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always ? Do you believe that He has loved you, and can you commit yourself wholly to Him ?”

Fanny was deeply attentive and serious, and in a low voice she replied, “I do think I love the Saviour, and I trust He owns me, though one of the feeblest, weakest lambs of His flock.” She could say no more except the soft “Good-night, dear mamma," as she retired to her chamber. Her heart was filled with grateful love to God, for the blessing of such a mother to instruct her in her duty, and with the earnest purpose, through His grace, to obey and fear Him always.-N. Y. Recorder.

THE GOOD PHYSICIAN. A FEW Sabbaths since, as I was passing through one of the streets leading to the school where I am a teacher, my attention was arrested by a little girl who was standing by some railings, weeping. She was poorly clad, and her countenance bore evident marks of disease, which probably occasioned her tears: the attention of a gentleman who was passing at the moment was also directed towards her; he stopped, and after making some inquiries in a very kindly tone, he gave the child several directions, to take home to her mother, concerning the means to be adopted that the child might soon get better. From his manner, I believe he was a physician. After repeating his directions, he walked quickly on, perhaps to visit others who were in need of his aid.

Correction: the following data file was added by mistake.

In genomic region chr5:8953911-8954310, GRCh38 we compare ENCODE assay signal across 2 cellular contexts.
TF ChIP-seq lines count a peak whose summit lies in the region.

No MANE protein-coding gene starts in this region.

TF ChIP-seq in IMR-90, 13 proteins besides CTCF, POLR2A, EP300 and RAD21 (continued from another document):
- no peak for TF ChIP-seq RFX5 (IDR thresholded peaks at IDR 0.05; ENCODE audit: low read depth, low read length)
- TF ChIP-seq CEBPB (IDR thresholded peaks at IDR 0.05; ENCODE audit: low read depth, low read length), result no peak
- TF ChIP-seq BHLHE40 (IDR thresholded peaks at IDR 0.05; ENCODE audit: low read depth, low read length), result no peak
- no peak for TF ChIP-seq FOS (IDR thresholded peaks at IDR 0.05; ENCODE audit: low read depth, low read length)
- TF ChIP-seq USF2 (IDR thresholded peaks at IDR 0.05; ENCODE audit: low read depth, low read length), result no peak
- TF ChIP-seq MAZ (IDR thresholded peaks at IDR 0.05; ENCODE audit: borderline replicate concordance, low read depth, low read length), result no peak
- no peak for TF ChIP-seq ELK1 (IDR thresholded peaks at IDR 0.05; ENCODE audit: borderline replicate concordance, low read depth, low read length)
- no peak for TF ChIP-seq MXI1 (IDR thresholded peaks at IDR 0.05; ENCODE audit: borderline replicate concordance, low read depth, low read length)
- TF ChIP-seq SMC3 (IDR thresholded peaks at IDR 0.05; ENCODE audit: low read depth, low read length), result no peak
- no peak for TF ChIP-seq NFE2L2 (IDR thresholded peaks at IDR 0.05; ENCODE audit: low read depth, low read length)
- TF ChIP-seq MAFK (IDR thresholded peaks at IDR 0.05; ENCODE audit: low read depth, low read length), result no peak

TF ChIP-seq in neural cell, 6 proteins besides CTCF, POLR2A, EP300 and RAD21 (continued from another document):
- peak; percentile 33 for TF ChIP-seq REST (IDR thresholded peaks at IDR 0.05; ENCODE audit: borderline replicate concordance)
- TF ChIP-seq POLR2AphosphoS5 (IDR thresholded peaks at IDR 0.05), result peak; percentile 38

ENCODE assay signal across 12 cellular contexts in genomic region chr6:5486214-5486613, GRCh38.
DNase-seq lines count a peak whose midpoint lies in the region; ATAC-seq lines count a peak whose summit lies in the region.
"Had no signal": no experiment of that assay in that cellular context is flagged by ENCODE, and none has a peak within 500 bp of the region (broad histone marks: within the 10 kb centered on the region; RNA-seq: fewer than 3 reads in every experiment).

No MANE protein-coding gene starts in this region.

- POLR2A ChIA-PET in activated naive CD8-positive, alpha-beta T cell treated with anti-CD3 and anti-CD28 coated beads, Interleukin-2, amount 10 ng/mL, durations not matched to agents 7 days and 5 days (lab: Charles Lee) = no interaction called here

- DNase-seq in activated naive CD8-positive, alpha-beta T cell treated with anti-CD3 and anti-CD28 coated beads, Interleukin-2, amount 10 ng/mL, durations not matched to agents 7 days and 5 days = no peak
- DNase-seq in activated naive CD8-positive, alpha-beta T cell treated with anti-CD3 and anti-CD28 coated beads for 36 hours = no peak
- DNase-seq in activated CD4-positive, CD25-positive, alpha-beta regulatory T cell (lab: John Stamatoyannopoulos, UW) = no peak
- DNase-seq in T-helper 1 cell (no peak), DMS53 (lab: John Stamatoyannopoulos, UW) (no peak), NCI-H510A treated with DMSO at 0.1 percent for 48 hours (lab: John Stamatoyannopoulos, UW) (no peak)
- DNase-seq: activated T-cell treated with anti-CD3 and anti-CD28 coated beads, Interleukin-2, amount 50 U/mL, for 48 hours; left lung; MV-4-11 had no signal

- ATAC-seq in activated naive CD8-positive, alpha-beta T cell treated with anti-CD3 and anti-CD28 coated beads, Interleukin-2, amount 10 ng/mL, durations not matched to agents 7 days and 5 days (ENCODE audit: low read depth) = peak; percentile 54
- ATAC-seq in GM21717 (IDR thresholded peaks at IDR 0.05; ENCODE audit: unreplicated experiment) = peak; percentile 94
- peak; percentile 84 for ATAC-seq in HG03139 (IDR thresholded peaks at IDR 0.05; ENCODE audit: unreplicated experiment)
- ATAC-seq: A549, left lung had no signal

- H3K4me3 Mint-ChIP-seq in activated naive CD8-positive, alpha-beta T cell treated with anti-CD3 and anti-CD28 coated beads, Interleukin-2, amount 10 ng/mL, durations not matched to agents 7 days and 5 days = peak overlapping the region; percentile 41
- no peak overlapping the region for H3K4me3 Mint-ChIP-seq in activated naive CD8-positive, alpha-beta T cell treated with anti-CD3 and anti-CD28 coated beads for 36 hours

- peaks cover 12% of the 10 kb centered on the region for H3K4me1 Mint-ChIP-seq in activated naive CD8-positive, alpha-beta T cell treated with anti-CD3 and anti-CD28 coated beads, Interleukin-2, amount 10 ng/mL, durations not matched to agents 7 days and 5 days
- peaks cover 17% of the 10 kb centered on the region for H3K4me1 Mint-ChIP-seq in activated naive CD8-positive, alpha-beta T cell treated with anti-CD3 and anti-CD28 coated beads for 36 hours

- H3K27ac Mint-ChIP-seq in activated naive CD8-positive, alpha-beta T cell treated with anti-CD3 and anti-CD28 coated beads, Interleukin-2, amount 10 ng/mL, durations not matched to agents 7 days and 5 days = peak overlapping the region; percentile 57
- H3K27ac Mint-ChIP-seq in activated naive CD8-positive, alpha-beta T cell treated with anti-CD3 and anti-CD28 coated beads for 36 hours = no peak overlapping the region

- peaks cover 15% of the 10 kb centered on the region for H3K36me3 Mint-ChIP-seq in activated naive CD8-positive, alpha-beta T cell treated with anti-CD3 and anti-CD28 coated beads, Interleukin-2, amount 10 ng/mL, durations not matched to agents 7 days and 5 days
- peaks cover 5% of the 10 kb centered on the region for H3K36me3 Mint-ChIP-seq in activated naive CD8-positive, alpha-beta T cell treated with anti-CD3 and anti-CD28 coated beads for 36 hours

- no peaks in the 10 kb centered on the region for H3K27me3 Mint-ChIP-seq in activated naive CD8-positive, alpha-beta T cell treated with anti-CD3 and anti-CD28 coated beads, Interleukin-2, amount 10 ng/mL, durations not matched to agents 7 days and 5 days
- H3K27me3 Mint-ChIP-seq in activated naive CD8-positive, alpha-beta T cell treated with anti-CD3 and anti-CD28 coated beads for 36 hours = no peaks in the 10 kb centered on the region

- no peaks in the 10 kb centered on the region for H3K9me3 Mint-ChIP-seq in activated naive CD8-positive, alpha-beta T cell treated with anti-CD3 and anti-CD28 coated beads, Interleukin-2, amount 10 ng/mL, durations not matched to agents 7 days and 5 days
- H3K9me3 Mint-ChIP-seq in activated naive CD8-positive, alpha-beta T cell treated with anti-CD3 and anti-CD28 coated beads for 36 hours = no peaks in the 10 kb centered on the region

This incident forcibly brought to my mind and led me to reflect on one who was emphatically called " The Good Physician," who when on earth went about healing all manner of diseases, and who never passed by any object of distress and suffering without affording relief. When journeying towards Jericho, there was a poor blind beggar by the wayside who cried to him for help. Some persons rebuked the blind man, perhaps thinking the Saviour would have spurned so mean an applicant, and not have listened to a man clothed in rags. But in tones of compassion, Christ addressed him and said, “What wilt thou that I shall do

unto thee?” In answer to the request of the poor man, Christ addressed to him the cheering words, “Receive thy sight.”

At another time, a poor woman, who had been afflicted with a disease for twelve years, and who, in her efforts to obtain relief had spent all that she had, but none of the physicians to whom she had applied had been able to do her any good ;-but she had heard of Jesus,--of the wonderful cures he had performed and feeling assured, that if she could but touch the hem of his garment she should be made whole, she venture, to approach, and was immediately healed.

Some who were young in years also shared his sympathy, for when a certain ruler came and besought him to go and heal his little daughter who was at the point of death, Christ immediately complied; and though when he arrived the child was already dead, his power was so great as to restore even the dead to life, and he presented her alive to her friends. In fact, we have no recorded instance of any ever applying to Christ without obtaining the relief they sought. All other physicians may fail in their attempts to prolong life or alleviate pain. The gentleman who so kindly noticed the little girl in the street could only prescribe remedies which he thought likely to do her good, the result must rest with God.